Kathleen G. Noonan (University of Pennsylvania), Jonathan C. Lipson (Temple University—Beasley School of Law), and William H. Simon (Columbia Law School)
Wags sometimes ask: What is chapter 11 good for?
In a new paper, we show that, among other things, it provides a template that both legitimates and explicates Public Law Litigation (PLL), civil class action suits against public agencies such as police departments and prison systems. These are among the most controversial disputes that courts face; often criticized, and widely misunderstood. Analogies to chapter 11 practice show how critics err, and how PLL works.
We make three basic points. First, we show that both bankruptcy and PLL, which share roots in the federal equity receivership, are judicial responses to collective action problems that other institutional mechanisms (e.g., markets or electoral politics) cannot or will not address.
Second, we show that courts in neither context “run” the organizations in question. In both types of case, management (of the debtor or agency) remains in possession and control, subject to judicial and stakeholder (e.g., creditor or plaintiff) oversight.
Third, chapter 11 and PLL both operate at the organizational level, through “restructuring.” For chapter 11, this will usually involve a plan of reorganization. The PLL analogue is a settlement agreement in a consent decree. Like plans, consent decrees typically reflect negotiated improvements in operations designed to increase the agency’s chances of success.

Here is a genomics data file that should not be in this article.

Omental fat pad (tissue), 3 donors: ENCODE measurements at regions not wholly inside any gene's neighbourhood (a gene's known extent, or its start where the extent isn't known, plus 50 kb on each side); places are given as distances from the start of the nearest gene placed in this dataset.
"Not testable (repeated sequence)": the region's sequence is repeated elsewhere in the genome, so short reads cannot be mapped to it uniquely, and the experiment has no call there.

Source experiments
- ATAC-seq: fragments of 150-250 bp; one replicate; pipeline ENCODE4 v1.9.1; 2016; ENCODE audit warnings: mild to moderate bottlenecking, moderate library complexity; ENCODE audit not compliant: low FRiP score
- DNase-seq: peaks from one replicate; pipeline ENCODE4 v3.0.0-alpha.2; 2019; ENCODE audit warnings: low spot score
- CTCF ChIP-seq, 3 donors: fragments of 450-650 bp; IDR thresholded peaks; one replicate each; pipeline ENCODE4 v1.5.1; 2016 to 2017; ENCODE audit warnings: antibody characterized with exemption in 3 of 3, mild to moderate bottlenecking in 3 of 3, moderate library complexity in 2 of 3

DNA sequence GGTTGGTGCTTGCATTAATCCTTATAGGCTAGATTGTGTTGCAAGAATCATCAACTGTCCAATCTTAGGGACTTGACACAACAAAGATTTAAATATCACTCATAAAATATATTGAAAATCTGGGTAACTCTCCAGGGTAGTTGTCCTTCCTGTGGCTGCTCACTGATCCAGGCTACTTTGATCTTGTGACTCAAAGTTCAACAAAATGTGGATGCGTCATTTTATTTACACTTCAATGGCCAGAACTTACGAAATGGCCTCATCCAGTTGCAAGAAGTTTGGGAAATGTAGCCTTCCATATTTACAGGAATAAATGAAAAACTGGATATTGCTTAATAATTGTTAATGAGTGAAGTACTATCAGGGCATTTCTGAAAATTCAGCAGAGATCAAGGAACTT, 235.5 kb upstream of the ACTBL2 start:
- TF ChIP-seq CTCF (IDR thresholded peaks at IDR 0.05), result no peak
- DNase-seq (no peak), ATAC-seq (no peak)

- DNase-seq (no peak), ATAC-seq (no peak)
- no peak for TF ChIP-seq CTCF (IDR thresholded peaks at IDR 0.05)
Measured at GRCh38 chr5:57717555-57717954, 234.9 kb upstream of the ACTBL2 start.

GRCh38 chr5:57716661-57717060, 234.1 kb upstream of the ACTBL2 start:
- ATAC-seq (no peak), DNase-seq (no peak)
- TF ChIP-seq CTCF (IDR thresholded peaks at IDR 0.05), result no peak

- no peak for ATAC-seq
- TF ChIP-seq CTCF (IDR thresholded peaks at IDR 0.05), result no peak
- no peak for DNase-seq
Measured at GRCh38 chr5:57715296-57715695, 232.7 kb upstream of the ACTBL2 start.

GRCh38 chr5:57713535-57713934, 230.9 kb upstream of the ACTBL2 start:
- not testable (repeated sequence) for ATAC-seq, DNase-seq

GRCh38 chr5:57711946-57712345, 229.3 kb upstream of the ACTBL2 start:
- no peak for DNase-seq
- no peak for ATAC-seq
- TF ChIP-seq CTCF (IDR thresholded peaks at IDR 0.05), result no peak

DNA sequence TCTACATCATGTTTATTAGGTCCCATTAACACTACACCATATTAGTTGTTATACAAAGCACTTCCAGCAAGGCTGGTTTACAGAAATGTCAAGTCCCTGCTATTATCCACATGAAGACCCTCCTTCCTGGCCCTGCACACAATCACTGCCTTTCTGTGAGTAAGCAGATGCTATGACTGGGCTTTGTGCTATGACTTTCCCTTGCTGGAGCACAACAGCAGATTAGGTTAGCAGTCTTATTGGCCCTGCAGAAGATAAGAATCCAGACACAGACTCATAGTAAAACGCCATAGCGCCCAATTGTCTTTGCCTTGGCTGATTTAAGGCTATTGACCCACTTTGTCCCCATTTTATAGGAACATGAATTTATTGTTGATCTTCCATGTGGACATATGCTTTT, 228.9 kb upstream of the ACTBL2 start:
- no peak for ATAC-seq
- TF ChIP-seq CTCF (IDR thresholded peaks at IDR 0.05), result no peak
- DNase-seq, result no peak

Critics of PLL sometimes claim that courts commandeer public instrumentalities, exceeding their expertise and authority. But this is no truer in PLL than it is in chapter 11 reorganization. Rather, judges in both spheres facilitate consensual resolutions that seek to balance stakeholder participation against managerial discretion.
This matters because the Trump Administration has vowed to “deconstruct the administrative state,” which implies a reduction in the amount and quality of public services. Increased PLL would be a plausible response.
If that happens, courts should focus not on whether they can supervise the restructuring of public agencies, but how to do so more effectively. We show that the chapter 11 system can provide helpful guidance.
The full article is available here.